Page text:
Physical exercise and fuel homeostasis in diabetes mellitus
- Cite this article as:
- Wahren, J., Felig, P. & Hagenfeldt, L. Diabetologia (1978) 14: 213. doi:10.1007/BF01219419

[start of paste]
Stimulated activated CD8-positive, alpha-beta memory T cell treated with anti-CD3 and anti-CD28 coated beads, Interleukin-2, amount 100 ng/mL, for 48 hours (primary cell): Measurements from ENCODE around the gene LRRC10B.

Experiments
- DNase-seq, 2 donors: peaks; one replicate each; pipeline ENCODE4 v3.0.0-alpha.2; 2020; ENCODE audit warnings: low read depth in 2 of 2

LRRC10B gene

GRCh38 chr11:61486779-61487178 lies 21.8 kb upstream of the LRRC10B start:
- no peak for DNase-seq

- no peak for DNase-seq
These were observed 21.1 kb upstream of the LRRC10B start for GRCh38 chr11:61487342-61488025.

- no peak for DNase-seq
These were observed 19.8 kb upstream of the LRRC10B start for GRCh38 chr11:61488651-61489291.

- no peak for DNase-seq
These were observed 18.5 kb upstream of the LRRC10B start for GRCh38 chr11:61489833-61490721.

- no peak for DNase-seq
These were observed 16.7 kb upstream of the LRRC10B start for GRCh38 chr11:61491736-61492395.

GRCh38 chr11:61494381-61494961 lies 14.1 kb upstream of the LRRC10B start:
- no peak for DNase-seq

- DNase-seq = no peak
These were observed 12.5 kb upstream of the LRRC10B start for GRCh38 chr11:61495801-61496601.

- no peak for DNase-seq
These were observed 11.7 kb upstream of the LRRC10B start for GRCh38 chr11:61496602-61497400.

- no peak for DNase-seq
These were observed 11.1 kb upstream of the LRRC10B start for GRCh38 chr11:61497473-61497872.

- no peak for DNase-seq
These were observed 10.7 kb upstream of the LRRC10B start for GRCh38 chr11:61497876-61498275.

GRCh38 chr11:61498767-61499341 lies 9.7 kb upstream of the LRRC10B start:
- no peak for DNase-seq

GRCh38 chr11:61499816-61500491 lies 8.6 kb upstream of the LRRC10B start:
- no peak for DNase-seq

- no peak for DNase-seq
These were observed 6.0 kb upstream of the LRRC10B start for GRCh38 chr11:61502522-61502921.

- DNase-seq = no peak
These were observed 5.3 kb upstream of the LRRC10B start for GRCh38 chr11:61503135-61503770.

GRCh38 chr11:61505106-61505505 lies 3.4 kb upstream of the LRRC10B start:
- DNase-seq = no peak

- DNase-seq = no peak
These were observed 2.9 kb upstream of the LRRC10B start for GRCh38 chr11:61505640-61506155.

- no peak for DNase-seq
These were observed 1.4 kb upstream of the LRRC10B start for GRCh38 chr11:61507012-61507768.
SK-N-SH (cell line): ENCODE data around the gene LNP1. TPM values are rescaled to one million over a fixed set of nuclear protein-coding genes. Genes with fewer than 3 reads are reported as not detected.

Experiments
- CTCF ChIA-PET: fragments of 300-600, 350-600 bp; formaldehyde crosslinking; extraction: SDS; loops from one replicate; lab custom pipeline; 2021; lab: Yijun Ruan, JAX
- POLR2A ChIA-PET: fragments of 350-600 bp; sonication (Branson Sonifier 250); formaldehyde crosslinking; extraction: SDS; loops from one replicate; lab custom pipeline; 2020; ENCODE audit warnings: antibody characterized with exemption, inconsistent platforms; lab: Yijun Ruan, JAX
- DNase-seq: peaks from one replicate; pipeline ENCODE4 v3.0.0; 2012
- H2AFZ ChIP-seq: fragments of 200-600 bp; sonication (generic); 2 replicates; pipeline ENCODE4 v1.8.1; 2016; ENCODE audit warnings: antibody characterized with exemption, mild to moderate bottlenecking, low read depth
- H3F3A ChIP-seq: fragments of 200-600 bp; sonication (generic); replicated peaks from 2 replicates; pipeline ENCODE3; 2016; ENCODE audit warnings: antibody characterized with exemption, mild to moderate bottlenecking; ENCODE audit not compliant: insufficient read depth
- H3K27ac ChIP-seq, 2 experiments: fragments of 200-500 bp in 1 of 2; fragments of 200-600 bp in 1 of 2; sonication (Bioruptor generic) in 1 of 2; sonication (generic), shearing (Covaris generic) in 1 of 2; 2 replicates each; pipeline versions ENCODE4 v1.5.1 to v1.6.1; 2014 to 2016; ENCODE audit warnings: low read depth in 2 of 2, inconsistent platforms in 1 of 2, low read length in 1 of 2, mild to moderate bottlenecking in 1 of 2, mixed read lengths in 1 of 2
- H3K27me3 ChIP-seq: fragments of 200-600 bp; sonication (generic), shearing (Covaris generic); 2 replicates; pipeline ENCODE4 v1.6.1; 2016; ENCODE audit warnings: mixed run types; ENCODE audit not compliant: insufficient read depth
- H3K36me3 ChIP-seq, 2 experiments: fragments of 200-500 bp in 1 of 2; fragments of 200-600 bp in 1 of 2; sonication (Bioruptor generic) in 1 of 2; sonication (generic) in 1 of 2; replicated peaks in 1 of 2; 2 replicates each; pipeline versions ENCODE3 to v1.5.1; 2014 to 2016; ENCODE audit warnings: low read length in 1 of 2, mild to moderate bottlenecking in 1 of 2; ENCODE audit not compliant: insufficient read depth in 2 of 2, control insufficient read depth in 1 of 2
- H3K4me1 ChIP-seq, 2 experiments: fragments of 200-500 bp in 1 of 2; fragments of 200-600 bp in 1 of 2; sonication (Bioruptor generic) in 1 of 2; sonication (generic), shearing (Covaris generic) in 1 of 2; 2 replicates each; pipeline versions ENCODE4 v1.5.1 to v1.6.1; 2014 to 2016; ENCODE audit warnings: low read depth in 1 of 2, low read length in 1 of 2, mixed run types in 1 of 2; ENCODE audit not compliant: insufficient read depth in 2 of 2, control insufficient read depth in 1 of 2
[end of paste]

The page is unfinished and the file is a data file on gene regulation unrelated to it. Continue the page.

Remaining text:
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During the initial phase of physical exercise muscle glycogen is the primary source of fuel for contracting muscle in normal man. When exercise continues beyond the first 5–10 min blood glucose and free fatty acids (FFA) become increasingly important substrates. Glucose utilization may account for 25–35% of the total substrate supply during mild to moderately heavy exercise. The augmented glucose utilization by working muscle is balanced by a rise in hepatic glucose production. The latter is achieved primarily by hepatic glycogenolysis during brief work, but during prolonged exercise gluconeogenesis may account for as much as 40–50% of the hepatic glucose output. Muscle uptake of FFA is determined primarily by its availability to the working muscle, and it may account for 30–60% of the total fuel supply. Ketone bodies are not utilized by working muscle in normal man. In patients with diabetes mellitus the metabolic effects of physical exercise are to a large extent determined by the time interval between insulin administration and the onset of exercise. Thus, in insulin treated patients with mild hyperglycaemia and no or minimal ketonaemia the utilization of glycogen, blood glucose and FFA by working muscle is similar to that of healthy subjects, and exercise is accompanied by a fall in blood glucose levels. In contrast, patients with more marked hyperglycaemia and hyperketonaemia may respond to exercise with a further rise in both blood glucose and ketone body levels, reflecting augmented rates of hepatic gluconeogenesis as well as ketogenesis. The repletion of muscle and liver glycogen, which takes place for 24–48 h after exercise, requires — besides carbohydrate feeding — a minimum concentration of insulin. Glycogen resynthesis probably accounts for a major part of the empirically well established beneficial effect of physical exercise in diabetic patients. The above considerations underscore the importance of adequate insulin administration in connection with exercise in diabetic patients.